The United Nations and international NGOs should send election monitors to the United States and pressure the government in this country to reform its elections and stop using the unfair rules it creates to maintain itself in power.

  3. The intent of “Top-two” is to create a one-party state as in the old USSR and to end free elections in America.

    “Top-two” should be struck down in its entirety. Let’s hope the trial court will be wise enough to rule against this evil attempt by the “top-two” cabal to subvert the US Constitution and end Liberty in America.

  4. There is no evidence to support a claim that Justice Scalia was discussing a system where there were no party labels on the ballot.

    In his dissent in California Democratic Party v Jones, Justice Stevens wrote that Scalia was discussing the Louisiana system. Louisiana has ballot labels.

    Scalia himself wrote that candidates might be nominated by established parties, or petitions for independent candidates. If there were no ballot labels, it makes no sense to give state recognition to party nominations, since the only other purpose of state recognition is to kneecap the losers in the primaries.

    If the party nominations were truly private activities and no party information was on the ballot, then such a system is indistinguishable from the system that California uses for electing its county supervisors.

    Justice Thomas in the Washington decision said that Justice Scalia was not necessarily discussing a system where individual candidates might provide information about their political beliefs. While Scalia suggested the possibility of party nomination, he did not preclude a petition for all candidates.

    Justice Scalia called his posited system a “nonpartisan blanket primary” in Jones. Yet in his Washington dissent he refers to it as a “nonpartisan general election”. It is certainly possible that Justice

  5. I’m thinking Judge Appel is Jurist of the year for this. I want to see it as the beginning of the end for top-two, as the most noxious part of top-two gets exposure. It seems as though this procedure will ultimately push the judicial system to fully anoint the top-two concept as unassailable for the major parties convenience by deliberate examination of whether a state can say it may burden minor parties a lot because it’s just so enamored with top-two.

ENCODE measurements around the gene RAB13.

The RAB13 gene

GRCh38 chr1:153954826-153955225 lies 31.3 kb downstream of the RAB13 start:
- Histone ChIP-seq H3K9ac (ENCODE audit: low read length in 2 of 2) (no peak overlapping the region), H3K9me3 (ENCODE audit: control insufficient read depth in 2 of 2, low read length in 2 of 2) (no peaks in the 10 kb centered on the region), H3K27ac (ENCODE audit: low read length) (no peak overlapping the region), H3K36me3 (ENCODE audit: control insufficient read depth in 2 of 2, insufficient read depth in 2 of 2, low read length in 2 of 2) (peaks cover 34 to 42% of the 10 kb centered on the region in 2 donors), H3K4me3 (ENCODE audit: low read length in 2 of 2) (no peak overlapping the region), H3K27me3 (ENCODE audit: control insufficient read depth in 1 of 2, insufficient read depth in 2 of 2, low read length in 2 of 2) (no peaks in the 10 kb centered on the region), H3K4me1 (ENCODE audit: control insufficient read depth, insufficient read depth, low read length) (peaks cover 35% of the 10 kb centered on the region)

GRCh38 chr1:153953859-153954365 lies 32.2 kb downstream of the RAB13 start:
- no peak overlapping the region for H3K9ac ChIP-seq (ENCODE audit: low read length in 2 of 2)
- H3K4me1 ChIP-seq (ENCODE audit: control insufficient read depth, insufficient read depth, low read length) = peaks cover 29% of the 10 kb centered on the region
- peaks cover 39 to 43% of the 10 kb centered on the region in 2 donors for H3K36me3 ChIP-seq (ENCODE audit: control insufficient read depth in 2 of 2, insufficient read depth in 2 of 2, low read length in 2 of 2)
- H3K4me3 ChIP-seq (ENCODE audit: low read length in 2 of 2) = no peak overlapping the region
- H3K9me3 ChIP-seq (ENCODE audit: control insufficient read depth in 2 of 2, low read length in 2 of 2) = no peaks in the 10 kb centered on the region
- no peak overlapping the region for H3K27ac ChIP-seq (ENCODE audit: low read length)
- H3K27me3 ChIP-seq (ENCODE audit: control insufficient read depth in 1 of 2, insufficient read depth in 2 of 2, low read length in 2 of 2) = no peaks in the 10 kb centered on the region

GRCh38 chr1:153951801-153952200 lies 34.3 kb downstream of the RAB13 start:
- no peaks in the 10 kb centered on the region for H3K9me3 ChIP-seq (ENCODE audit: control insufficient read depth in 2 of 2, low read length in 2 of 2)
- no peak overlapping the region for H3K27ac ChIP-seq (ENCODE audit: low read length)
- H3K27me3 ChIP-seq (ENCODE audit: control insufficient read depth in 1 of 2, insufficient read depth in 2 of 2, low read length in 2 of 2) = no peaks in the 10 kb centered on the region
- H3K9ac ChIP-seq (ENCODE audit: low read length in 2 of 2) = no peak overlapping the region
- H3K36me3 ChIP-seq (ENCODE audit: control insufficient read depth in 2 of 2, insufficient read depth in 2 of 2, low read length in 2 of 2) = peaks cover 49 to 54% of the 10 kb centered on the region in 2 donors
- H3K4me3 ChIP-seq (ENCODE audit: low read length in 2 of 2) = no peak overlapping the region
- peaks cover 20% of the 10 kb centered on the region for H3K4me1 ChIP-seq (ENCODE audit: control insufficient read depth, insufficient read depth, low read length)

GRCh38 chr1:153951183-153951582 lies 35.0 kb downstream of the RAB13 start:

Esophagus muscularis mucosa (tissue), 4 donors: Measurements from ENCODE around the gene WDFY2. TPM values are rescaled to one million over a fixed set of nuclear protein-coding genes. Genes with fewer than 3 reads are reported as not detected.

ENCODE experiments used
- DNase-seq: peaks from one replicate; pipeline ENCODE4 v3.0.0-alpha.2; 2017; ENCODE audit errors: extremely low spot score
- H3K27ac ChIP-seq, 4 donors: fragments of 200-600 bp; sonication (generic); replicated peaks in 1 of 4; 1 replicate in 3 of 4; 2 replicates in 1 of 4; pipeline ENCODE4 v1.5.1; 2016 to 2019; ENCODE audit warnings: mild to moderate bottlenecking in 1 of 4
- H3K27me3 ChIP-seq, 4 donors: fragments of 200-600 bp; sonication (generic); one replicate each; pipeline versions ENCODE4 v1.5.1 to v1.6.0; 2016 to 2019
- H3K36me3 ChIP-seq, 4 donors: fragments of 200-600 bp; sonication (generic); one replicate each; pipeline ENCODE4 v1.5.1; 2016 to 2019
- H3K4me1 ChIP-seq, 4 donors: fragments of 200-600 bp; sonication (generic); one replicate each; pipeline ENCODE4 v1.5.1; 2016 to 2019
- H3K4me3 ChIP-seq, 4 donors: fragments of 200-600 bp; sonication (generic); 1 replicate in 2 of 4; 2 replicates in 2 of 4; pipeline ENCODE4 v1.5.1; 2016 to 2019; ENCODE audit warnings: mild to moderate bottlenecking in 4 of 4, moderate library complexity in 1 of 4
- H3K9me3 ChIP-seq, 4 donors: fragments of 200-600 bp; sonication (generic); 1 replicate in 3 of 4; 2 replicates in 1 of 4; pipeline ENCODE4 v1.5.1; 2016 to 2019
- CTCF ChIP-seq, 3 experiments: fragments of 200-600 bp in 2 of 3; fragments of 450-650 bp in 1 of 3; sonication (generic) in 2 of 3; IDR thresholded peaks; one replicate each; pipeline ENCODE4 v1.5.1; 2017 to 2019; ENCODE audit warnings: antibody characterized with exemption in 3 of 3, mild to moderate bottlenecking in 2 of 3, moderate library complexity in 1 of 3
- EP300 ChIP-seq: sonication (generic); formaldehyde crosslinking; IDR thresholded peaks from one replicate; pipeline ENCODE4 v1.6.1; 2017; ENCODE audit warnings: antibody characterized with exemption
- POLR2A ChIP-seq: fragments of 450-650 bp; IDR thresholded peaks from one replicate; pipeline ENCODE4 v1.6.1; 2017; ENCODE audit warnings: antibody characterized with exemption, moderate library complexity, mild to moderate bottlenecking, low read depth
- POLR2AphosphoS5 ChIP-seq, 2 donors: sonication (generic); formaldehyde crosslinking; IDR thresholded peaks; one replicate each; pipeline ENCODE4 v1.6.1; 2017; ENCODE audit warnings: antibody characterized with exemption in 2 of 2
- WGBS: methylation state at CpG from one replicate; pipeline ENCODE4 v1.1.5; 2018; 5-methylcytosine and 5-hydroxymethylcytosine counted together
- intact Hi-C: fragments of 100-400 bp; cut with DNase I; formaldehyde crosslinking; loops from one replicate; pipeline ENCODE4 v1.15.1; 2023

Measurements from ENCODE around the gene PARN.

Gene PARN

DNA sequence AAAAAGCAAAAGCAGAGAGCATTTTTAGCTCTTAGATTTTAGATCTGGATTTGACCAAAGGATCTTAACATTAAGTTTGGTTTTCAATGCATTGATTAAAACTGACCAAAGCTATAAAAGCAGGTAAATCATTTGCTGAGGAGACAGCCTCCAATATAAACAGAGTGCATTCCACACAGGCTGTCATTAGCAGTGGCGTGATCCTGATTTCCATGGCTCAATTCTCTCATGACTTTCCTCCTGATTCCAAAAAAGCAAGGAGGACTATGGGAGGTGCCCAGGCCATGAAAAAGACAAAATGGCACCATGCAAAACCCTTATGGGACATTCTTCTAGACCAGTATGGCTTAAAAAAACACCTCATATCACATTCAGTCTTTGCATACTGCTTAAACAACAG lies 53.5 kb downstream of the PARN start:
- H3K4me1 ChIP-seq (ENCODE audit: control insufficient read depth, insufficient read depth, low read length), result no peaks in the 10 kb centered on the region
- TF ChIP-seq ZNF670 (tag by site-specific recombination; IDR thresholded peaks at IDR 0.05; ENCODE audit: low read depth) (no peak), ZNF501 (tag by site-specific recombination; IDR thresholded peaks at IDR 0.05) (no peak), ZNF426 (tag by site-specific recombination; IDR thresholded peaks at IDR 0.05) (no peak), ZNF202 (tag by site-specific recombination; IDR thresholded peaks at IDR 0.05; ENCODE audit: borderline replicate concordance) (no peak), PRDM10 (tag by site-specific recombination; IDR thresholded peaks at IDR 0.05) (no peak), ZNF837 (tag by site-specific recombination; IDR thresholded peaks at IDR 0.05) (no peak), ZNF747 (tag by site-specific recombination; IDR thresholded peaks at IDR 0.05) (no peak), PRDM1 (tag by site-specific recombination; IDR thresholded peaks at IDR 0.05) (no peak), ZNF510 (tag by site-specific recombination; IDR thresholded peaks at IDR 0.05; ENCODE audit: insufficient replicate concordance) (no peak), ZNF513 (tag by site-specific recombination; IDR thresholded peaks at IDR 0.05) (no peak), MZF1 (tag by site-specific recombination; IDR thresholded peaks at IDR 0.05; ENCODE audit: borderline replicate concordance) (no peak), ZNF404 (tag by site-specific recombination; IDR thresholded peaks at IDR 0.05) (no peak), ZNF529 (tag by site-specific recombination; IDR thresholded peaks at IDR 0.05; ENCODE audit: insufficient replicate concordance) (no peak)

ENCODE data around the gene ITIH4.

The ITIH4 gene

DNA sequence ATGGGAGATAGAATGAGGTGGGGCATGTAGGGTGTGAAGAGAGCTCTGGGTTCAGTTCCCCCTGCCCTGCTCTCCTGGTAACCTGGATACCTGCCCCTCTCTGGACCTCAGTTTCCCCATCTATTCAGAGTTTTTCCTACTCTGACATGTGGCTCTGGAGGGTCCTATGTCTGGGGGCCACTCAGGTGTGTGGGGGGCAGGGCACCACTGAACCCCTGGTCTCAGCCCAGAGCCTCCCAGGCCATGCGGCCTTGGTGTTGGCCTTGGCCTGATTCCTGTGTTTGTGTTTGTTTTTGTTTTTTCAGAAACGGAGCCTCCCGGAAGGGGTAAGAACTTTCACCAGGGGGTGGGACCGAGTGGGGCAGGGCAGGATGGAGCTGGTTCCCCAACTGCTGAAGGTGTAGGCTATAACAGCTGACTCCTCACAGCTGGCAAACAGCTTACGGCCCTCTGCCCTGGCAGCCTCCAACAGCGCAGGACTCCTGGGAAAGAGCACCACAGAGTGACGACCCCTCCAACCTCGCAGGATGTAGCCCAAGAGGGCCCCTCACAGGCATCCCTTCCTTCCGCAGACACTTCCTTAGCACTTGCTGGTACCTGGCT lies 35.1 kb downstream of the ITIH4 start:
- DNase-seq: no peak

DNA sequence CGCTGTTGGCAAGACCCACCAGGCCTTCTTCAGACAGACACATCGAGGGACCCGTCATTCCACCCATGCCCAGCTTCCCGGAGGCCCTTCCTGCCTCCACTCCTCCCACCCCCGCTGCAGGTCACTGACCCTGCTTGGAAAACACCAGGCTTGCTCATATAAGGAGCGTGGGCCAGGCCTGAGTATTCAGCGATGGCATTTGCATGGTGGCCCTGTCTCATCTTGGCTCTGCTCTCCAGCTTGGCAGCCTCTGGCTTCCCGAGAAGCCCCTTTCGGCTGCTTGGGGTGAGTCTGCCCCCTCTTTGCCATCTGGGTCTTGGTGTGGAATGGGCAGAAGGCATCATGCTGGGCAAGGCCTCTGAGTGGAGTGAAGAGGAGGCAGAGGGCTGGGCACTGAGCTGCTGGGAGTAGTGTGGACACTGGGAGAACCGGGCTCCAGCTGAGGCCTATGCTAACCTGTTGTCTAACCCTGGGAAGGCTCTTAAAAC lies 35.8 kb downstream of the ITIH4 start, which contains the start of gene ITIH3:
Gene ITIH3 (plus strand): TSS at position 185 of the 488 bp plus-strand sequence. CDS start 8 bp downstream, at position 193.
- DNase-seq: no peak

If that’s the eventual result, the judicial system will be as rotten as most or nearly all state political-electoral arrangements.

    A more drastic/urgent relief plan would be needed then.

  6. The California Constitution requires the use of the Top 2 Open Primary. If a California statute causes the Top 2 Open Primary to be violate the US Constitution, then the remedy is to change the statute, in this case Elections Code Section 1201.

  7. If I remember last fall’s election news stories correctly, several organizations did send election monitors. Several states promptly threatened to have them arrested if they approached voting areas. Ah, democracy…

  8. The SCOTUS MORONS in the 2000 CA Donkey party case did NOT detect that there are PUBLIC nominations by PUBLIC Electors —
    i.e. by ALL of the Electors or by SOME of the Electors (party gang Electors with or without non-party gang Electors – in other parties or independents) — according to PUBLIC LAWS.

    i.e. NO party hack gang (large or small, old or new) of Electors has ANY *right* to get its party hack candidates on the ballots — regardless of such PUBLIC laws.

    The 2000 cases is just one more case on the list to be OVER-ruled ASAP.